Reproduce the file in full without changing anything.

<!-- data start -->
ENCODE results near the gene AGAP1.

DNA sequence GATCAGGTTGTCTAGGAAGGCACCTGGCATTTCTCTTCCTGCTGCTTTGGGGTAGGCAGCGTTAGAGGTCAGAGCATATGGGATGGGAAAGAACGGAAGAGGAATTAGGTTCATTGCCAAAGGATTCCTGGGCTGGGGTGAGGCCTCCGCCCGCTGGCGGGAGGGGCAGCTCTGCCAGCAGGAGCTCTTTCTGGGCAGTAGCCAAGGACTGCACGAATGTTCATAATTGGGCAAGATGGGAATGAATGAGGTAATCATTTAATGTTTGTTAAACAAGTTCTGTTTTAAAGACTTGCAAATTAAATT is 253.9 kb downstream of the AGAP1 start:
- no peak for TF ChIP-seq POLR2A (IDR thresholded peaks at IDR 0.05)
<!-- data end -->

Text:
ENCODE results near the gene AGAP1.

DNA sequence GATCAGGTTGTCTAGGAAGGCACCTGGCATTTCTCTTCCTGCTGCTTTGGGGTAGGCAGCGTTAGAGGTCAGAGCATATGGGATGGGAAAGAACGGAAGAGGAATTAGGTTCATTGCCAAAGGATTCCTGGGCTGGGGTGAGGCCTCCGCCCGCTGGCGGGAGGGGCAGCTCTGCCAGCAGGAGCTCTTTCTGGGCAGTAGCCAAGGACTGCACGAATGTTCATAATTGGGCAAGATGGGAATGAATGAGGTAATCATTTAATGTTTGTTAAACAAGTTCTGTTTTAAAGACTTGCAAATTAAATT is 253.9 kb downstream of the AGAP1 start:
- no peak for TF ChIP-seq POLR2A (IDR thresholded peaks at IDR 0.05)